ANVOL® nitrogen stabilizer — Providing the longest-lasting protection against above-ground nitrogen loss, ANVOL is ideal for spring applications. Like its predecessor AGROTAIN® nitrogen stabilizer, ANVOL minimizes volatilization and has been proven to extend the window of protection for nitrogen beyond that of AGROTAIN. The dual active ingredients make the difference: NBPT blocks the hydrolysis of urea as soon as it’s applied, then Duromide, Koch’s patented molecule contained within the ANVOL formulation keeps that protection going longer, giving fertilizer even more time to be incorporated and optimize yield potential.
- In a study across 8 site-years, ANVOL showed it could maximize yields. Urea-treated ANVOL resulted in a 31 bu/acre corn yield advantage over untreated urea.2
CENTURO® nitrogen stabilizer — Designed to protect nitrogen applications from leaching and denitrification losses, CENTURO offers flexibility with the ability to be added to anhydrous ammonia before to the NH3 is added to a nurse tank, or during or after the addition of anhydrous ammonia to the nurse tank.
CENTURO is applied at 5 gal per ton of anhydrous ammonia, or 1.5 – 2.5 gallons per ton of UAN and is tank-mix compatible with many crop protection chemicals2. A rate of 1.5 gallons per ton of UAN can be used with most pre-plant, at plant, pre-emergent or post-emergent application. Those areas with a history of greater leaching and denitrification losses and applications made more than 30 days prior to planting should use 2.5 gallons per ton of UAN.
- Multi-state and multi-year studies showed that spring applications of anhydrous ammonia with CENTURO on corn can benefit as much as 6 bu/acre versus unprotected nitrogen.3
- A 2019 Michigan study revealed that when applied in late June at 2.5 gal/ton, UAN treated with CENTURO yielded 28 bu/acre more than untreated UAN.4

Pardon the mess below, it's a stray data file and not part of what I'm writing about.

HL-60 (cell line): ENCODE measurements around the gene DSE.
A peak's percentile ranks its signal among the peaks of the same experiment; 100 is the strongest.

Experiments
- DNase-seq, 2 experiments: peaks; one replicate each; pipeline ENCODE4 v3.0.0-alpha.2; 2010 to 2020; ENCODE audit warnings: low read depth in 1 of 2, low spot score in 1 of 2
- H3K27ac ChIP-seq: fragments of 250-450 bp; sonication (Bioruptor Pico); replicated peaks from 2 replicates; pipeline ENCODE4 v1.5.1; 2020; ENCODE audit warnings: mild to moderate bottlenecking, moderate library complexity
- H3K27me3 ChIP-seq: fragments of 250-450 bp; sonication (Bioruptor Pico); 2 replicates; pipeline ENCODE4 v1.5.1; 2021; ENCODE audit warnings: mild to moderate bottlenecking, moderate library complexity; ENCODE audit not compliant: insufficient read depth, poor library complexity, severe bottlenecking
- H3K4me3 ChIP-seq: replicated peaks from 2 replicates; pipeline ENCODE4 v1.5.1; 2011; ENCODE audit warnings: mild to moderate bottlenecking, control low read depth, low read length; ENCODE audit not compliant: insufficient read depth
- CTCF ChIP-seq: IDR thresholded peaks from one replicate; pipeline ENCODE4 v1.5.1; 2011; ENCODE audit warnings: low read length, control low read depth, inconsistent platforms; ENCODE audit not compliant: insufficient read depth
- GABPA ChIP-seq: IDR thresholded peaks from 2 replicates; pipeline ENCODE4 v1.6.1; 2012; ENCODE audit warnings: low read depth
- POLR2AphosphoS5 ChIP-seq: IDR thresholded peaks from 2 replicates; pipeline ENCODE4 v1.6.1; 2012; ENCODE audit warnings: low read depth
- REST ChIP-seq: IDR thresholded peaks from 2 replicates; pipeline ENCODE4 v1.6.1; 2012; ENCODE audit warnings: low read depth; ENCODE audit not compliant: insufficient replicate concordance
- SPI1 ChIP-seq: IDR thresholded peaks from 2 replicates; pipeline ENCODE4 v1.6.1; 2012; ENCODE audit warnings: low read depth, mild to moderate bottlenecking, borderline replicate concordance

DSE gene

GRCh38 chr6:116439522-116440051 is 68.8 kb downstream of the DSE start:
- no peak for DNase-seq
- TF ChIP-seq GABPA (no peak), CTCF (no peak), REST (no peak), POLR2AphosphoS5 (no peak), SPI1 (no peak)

Taking the time to help growers make spring nitrogen application and protection decisions now will save you both valuable time when the fertilizer window opens next season.
For more information on spring nitrogen application planning and Koch’s nitrogen protection solutions, contact your KAS representative.
The underlying data was provided by 1University of Illinois, 3Virginia Tech, University of Kentucky, University of Tennessee, University of Illinois and Pike Ag, LLC, 4University of Nebraska, University of Missouri, and the Illinois Fertilizer and Chemical Association, and 4Michigan State University under Research Trial Financial Support Agreements with Koch Agronomic Services, LLC. Neither the universities, institutions, nor the individual researchers referenced, endorse or recommend any product or service. Improvements in yield and nutrient use efficiency may not be observed in all cases. Always read and follow label instructions. 2Per label instructions, conduct a jar test with crop protection chemicals or biologicals prior to tank-mixing to confirm compatibility.
CENTURO is not registered for sale or use in all states. Contact your state pesticide regulatory agency to determine if a product is registered for sale or use in your state. Results may vary based on a number of factors, including environmental conditions. Improvements in nutrient use efficiency, yield and nitrate leaching may not be observed in all cases.